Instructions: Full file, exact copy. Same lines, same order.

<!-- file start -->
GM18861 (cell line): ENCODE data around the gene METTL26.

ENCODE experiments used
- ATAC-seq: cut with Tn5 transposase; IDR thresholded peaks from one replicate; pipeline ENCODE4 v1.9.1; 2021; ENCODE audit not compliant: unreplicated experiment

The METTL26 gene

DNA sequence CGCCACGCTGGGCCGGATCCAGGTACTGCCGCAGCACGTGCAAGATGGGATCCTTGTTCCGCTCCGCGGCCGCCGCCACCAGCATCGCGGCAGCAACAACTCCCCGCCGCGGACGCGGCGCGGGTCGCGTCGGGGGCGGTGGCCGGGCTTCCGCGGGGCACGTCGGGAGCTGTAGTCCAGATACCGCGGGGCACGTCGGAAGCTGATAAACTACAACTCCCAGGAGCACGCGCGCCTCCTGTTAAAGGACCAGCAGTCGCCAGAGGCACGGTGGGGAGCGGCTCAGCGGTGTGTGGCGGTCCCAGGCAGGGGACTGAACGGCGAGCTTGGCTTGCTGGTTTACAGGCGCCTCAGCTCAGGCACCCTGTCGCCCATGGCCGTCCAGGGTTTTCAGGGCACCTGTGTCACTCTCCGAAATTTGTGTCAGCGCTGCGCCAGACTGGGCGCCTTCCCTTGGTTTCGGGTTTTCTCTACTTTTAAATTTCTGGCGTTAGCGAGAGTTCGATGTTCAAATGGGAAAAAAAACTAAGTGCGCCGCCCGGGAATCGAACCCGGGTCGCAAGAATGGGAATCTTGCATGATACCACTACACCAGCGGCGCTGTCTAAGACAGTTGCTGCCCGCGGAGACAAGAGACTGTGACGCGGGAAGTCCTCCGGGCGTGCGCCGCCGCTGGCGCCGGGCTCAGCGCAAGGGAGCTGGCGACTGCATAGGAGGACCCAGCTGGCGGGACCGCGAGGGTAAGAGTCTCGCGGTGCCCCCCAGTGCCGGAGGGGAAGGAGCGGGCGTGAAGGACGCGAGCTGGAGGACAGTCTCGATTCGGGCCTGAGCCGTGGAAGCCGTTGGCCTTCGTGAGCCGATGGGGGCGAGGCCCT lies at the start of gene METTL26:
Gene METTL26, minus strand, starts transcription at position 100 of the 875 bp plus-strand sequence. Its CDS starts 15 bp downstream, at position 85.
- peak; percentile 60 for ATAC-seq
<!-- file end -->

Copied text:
GM18861 (cell line): ENCODE data around the gene METTL26.

ENCODE experiments used
- ATAC-seq: cut with Tn5 transposase; IDR thresholded peaks from one replicate; pipeline ENCODE4 v1.9.1; 2021; ENCODE audit not compliant: unreplicated experiment

The METTL26 gene

DNA sequence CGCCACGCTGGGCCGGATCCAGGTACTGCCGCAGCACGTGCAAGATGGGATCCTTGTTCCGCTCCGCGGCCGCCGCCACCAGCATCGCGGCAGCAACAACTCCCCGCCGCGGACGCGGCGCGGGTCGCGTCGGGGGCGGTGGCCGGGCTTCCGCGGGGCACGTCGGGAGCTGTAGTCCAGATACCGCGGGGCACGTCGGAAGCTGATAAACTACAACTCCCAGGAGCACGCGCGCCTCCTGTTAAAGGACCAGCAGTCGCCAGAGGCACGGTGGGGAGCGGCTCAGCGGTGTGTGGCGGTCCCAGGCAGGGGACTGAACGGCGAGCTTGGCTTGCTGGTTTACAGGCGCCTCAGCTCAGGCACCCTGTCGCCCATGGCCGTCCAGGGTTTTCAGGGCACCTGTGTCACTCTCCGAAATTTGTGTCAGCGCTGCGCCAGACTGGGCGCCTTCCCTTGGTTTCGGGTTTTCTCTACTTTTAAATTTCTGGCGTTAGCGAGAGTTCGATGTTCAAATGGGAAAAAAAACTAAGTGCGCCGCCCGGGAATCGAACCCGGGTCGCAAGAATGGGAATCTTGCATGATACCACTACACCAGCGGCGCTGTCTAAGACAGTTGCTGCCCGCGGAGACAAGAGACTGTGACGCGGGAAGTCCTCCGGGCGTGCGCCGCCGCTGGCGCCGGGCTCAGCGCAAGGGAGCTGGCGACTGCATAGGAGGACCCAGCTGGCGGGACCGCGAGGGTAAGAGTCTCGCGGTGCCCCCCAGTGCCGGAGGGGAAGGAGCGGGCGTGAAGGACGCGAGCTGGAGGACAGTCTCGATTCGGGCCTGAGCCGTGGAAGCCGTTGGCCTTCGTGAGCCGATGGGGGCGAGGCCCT lies at the start of gene METTL26:
Gene METTL26, minus strand, starts transcription at position 100 of the 875 bp plus-strand sequence. Its CDS starts 15 bp downstream, at position 85.
- peak; percentile 60 for ATAC-seq